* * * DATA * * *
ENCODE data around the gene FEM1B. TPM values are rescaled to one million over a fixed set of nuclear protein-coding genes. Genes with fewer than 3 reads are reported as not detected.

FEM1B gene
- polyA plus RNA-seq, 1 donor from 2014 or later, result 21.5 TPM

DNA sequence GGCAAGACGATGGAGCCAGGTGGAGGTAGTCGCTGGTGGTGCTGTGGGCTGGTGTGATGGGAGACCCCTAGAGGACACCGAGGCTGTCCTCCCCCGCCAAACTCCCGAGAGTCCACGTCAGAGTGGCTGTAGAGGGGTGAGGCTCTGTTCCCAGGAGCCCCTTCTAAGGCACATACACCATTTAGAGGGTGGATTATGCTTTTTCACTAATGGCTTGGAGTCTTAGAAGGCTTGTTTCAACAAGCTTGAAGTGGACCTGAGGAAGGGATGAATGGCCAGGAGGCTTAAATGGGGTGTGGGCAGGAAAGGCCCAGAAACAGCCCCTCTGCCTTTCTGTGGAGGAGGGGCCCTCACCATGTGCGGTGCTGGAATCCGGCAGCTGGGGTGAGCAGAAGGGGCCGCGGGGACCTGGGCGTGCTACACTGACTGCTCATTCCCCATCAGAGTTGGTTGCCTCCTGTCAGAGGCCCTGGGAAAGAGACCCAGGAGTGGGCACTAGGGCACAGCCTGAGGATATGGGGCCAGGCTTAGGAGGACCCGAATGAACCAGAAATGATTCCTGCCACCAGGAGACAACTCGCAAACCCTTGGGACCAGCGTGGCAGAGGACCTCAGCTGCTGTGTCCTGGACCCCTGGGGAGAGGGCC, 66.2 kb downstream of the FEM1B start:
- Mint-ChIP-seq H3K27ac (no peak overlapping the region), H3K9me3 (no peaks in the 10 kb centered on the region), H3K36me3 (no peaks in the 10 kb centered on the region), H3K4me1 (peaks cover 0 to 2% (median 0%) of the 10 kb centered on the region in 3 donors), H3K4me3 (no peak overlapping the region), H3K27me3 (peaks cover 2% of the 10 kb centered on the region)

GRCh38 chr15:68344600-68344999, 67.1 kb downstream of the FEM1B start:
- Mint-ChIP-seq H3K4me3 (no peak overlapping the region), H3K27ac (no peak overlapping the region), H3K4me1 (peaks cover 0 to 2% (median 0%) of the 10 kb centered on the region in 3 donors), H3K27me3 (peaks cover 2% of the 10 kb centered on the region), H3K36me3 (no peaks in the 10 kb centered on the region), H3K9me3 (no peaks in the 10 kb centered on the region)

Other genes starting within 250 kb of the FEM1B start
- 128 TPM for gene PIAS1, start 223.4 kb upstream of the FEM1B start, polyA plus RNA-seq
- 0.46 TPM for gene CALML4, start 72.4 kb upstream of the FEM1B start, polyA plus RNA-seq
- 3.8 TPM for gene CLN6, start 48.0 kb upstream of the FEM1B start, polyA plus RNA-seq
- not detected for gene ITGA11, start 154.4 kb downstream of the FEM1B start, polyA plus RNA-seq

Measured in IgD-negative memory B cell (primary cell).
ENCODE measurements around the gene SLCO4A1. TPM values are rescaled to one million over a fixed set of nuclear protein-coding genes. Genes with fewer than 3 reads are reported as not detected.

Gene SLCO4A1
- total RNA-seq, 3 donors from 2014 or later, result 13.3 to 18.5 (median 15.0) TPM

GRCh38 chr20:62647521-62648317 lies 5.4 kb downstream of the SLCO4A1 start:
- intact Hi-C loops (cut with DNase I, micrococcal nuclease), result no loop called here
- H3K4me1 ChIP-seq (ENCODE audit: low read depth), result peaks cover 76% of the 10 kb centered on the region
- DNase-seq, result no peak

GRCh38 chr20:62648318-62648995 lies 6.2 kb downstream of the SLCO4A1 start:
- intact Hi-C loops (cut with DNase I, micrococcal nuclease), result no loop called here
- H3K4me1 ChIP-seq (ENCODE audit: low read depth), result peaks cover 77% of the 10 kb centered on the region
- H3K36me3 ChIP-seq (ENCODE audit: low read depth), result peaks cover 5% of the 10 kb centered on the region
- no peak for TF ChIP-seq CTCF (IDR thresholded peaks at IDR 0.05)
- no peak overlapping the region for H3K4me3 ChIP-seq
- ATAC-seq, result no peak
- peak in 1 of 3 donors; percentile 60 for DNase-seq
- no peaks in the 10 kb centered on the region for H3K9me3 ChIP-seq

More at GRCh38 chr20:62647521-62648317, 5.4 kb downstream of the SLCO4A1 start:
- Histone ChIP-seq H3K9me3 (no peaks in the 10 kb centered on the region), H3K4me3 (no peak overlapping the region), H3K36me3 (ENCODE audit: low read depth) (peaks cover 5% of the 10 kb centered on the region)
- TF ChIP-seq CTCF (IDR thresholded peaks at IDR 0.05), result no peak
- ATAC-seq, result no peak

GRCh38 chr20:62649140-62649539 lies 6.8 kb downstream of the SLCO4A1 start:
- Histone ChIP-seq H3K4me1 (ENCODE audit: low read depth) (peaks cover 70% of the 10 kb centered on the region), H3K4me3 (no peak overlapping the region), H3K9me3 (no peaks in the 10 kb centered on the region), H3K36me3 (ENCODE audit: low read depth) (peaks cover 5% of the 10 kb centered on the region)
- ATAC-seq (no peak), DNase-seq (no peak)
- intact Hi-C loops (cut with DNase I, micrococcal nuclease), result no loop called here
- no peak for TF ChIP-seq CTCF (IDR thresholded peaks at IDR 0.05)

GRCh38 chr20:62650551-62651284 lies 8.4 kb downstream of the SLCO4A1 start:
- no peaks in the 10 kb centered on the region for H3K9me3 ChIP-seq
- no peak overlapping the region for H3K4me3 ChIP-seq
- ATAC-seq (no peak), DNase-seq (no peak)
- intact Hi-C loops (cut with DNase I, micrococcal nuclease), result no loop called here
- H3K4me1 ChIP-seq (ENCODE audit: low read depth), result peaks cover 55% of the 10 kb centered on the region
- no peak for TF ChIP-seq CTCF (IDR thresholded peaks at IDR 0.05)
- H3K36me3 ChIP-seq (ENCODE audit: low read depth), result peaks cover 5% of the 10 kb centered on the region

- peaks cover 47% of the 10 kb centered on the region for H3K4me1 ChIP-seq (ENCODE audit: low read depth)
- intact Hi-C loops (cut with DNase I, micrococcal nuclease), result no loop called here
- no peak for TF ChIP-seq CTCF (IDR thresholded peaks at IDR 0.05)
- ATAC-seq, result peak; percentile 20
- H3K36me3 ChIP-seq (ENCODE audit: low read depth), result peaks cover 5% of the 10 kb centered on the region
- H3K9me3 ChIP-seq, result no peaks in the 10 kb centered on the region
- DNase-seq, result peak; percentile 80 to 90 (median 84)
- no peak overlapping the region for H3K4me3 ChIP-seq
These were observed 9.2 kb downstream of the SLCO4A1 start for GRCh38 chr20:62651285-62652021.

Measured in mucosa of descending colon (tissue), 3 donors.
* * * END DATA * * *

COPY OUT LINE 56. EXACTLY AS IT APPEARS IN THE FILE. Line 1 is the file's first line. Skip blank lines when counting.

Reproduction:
Measured in mucosa of descending colon (tissue), 3 donors.